With the help of other local mushroomers, I’m relatively certain that these boletes are Boletus subcaerulescens. I’ve updated this post with new images in-situ. One thing to mention about these that was so confusing, is the “sub-caerulescens” part of the epithet.
“Almost blue staining”
The confusing part of the name here, and why I didn’t originally look at B. subcaerulescens for these, was because I didn’t see blue staining. But, one day at the restaurant after my prep cooks had been cleaning the mushrooms, I noticed blue staining/bruising on a number of specimens (just not all of them). To me, it seems like the variability with the staining is similar to blewits: the inconsistent bruising is in itself one of the most helpful ID characteristics. Either way, these are absolutely delicious, often relatively bug-free porcini you should get to know.
It was years before I picked my first porcini. I dreamed of squat little mushrooms looking like something from a fairy tale, but mostly I only found ticks. The few times I did see them, they were one at a time here and there, and saturated with bugs.
Eventually my hunting buddies and I got lucky and one of them stumbled on a patch at a frisbee golf course. They sent me a picture of some mushrooms, and I remember getting so excited that I told my celebrity chef boss that I needed to leave the line for the evening to go pick the mushrooms so I could bring them to the restaurant. I expected him to just say no, or maybe yell at me for acting silly, but he actually gave me the ok, prized local mushrooms and all.
The years have gone by and I’ve kept picking porcini here and there, not as many as I would ever like, but I know a couple of places now.
From what I know, the mushrooms we know of as porcini are actually many different species of similar looking boletes, or what’s known as a “species complex”, having a couple tell-tale characteristics:
- A pronounced reticulation or netted look to their stem
- Tight, white pores that look “full” when young
- A delicious, mild, and pleasant taste, not at all bitter when eaten raw or cooked
For the most part, hunters in the Midwest (including myself) look for porcini in deciduous forest. Over the past few years though, I’ve learned that porcini can be found under more than just our majestic Midwestern oaks.
Immigrant populations love hunting mushrooms around the metro area in Minnesota, but our Eastern European population in particular hunts mushrooms with a fury I’ve never seen in any group, and more power to them. They gather (and prize) unsung heroes like slippery jacks and other mushrooms most American born hunters pass up. More than once I’ve come across a new-to-me species by following the pine needle mushrumps they turn up, or the scraps and trim from a lactarius they discard from cleaning in the field. They’ve helped me learn more about a terroir that has been hard for me to push myself to explore: the conifers, the pine forests, or in local Anglo-Saxon mushroom slang: woods where absolutely no mushrooms grow.
The forests of Eastern Europe and Russia are mainly Taiga, or cold weather hardy-coniferous forest. Midwestern hunters used to picking morels and chicken of the woods might often never think of hunting mushrooms in pine forest, and more than one mushroomer friend of mine has mentioned things to the tune of “I don’t usually hunt in the pines”.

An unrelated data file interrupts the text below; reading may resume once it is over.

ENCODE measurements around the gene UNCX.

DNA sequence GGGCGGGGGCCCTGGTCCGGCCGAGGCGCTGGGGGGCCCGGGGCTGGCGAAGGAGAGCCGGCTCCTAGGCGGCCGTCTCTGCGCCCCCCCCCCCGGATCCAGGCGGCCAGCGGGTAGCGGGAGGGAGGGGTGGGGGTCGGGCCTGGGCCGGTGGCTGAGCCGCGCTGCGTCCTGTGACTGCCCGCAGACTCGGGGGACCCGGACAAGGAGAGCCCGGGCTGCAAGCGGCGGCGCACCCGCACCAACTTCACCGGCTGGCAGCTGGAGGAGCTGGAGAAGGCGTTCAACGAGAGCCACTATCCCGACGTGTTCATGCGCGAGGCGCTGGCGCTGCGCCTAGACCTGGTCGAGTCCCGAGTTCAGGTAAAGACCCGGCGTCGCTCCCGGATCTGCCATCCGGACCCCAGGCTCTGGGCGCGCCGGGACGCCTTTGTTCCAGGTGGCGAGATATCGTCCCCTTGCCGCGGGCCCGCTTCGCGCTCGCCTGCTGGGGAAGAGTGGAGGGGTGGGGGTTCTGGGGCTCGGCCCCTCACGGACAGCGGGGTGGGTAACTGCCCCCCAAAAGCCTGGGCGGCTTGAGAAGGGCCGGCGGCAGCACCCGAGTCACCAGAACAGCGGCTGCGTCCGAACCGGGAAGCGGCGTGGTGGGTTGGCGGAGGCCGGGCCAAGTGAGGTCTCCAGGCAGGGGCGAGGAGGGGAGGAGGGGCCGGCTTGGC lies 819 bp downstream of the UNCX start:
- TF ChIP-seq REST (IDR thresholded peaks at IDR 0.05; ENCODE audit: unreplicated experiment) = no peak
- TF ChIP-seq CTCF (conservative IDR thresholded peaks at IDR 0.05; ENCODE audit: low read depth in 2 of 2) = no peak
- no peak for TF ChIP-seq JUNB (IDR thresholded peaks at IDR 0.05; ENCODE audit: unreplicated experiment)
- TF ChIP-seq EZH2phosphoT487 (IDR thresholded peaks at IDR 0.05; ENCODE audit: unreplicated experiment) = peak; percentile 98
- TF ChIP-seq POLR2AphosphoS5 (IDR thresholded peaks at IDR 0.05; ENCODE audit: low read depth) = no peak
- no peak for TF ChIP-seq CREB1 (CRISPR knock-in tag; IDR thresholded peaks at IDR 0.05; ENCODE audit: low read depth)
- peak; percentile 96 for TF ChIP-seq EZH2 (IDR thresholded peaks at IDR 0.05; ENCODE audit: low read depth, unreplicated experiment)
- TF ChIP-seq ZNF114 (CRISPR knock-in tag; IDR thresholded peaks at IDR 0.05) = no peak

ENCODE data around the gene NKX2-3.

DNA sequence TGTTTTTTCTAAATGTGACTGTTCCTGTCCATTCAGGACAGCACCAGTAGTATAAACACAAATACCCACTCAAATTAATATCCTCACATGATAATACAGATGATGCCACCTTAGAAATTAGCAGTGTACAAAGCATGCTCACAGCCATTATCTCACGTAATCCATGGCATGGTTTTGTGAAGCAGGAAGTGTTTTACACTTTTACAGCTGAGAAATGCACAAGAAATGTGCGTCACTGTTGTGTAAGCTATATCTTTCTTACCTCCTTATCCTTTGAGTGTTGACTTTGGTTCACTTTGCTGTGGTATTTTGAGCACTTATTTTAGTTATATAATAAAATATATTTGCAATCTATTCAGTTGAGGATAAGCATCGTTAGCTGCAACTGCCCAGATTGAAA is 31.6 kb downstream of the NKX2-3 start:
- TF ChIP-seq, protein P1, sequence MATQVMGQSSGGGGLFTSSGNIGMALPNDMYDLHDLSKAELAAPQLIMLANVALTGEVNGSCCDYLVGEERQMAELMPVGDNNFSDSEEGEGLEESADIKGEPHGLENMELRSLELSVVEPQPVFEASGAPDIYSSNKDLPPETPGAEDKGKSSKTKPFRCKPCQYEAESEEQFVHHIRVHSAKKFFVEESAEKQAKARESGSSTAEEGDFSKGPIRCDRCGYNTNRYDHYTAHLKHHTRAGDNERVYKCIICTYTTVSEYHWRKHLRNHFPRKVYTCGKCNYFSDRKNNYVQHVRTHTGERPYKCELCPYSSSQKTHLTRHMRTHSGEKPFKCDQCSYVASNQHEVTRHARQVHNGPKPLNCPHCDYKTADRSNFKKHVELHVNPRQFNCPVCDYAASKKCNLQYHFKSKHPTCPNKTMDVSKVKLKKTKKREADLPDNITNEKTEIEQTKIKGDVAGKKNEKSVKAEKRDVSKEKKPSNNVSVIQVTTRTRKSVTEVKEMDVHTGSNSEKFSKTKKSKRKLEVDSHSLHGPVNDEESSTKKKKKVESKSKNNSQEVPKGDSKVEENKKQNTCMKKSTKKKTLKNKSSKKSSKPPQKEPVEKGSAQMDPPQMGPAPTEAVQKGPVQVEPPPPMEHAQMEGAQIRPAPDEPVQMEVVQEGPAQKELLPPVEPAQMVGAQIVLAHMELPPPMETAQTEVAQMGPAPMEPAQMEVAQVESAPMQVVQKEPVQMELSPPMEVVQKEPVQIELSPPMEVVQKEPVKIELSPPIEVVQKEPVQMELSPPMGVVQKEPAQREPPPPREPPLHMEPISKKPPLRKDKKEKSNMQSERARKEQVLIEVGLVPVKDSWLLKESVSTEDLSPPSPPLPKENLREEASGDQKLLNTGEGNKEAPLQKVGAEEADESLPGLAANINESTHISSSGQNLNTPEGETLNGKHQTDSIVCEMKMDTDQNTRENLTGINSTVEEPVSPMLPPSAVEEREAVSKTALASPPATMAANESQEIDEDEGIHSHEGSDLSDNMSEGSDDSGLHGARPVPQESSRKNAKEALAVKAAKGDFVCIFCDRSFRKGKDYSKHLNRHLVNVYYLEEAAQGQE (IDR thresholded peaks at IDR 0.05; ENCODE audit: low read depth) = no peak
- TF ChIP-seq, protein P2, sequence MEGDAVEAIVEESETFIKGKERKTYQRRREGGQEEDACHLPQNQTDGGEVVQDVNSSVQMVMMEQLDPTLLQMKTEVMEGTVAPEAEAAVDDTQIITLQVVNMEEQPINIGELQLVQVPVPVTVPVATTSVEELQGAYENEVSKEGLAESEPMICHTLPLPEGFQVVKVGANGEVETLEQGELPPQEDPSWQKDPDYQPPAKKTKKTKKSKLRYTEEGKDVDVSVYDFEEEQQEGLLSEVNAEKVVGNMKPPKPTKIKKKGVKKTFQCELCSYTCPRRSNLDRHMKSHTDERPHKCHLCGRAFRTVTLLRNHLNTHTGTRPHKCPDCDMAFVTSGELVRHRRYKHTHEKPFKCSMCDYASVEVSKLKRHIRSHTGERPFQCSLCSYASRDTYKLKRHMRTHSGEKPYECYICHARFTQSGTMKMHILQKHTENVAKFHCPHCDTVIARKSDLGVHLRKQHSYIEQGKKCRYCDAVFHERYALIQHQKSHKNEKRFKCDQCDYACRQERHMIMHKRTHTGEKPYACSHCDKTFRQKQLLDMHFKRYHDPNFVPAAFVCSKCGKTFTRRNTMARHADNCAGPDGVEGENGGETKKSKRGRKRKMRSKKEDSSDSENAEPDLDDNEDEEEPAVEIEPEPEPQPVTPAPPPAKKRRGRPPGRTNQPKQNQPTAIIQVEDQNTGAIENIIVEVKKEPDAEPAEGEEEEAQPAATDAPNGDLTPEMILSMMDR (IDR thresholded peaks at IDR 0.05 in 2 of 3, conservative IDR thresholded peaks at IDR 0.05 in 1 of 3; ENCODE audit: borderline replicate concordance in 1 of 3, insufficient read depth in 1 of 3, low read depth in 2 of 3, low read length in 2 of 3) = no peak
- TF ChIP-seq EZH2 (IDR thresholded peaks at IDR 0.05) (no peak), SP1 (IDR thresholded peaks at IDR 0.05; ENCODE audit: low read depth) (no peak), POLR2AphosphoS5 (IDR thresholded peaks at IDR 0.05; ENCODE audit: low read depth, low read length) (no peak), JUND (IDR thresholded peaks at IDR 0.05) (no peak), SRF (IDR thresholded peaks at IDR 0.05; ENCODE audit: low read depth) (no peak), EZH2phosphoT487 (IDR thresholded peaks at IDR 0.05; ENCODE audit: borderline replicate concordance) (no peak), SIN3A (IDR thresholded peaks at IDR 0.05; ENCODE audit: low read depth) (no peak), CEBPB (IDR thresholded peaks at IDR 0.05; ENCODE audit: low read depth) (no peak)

To Immigrants of Eastern European (and Asian) heritage, the pines are where they’re naturally drawn to hunt, it’s what they know, a familiar feeling woods filled with similar species from home. I’ve come across hunters in locally known pine spots who speak zero English, but are fluent in speaking our local mushroom language as long as they’re hunting in the pine, a literacy passed down through eons of culture and family/group forays in the same types of woods, just on the other side of the world.
Last year out of the blue, I got a frantic email from an Eastern European mushroom hunter who’d stumbled across “the greatest porcini harvest she’d seen in 30 years”. She said she typically didn’t sell them, but had so many she didn’t know what to do with them all. Her tone was a bit on edge with genuine concern for the future of her harvest, so I did the right thing: I said I would love to buy all of them.
Then next day she stopped by with bags of picturesque mushrooms, but they weren’t the fat-bottomed porcini I dreamed of seeing when I opened her paper grocery bags. They were different, they had a red flush to the stem, a burgundy cap and a perforation of their stems that resembled the dreaded bug holes of our deciduous loving porcini, but they had noticeably less in the way of bugs than I expected, some of the bouchons (very young buttons) were even fit to enjoy raw.
After we inspected the porcini together, She gave me a gift: homemade slippery jack pickles.
When I mentioned the pine porcini to a few of my veteran mushroomer friends, they all got excited. Most had heard of them, or picked one or two here and there, but never anything like the haul my new friend had picked. When there’s a bolete I don’t know, I turn to Besette’s guide to North American Boletes where they list legions of the fleshy pored mushrooms, 8 different types of porcini alone. In the book, they show two different variations that I thought were pretty close to what my Eastern European friend was picking, the closest resemblance I think being Boletus subcaerulescens. I’m not a mycologist, so I might never know the exact name, species etc, but I do know that they taste great, and I’m hoping she gets another record haul this year and brings some by the restaurant.
Moral of the story I think is this: if you’re a Midwest mushroom hunter and you’ve been spending all your time hunting porcini around Oak, take a chance on the pine woods sometime, you might get lucky.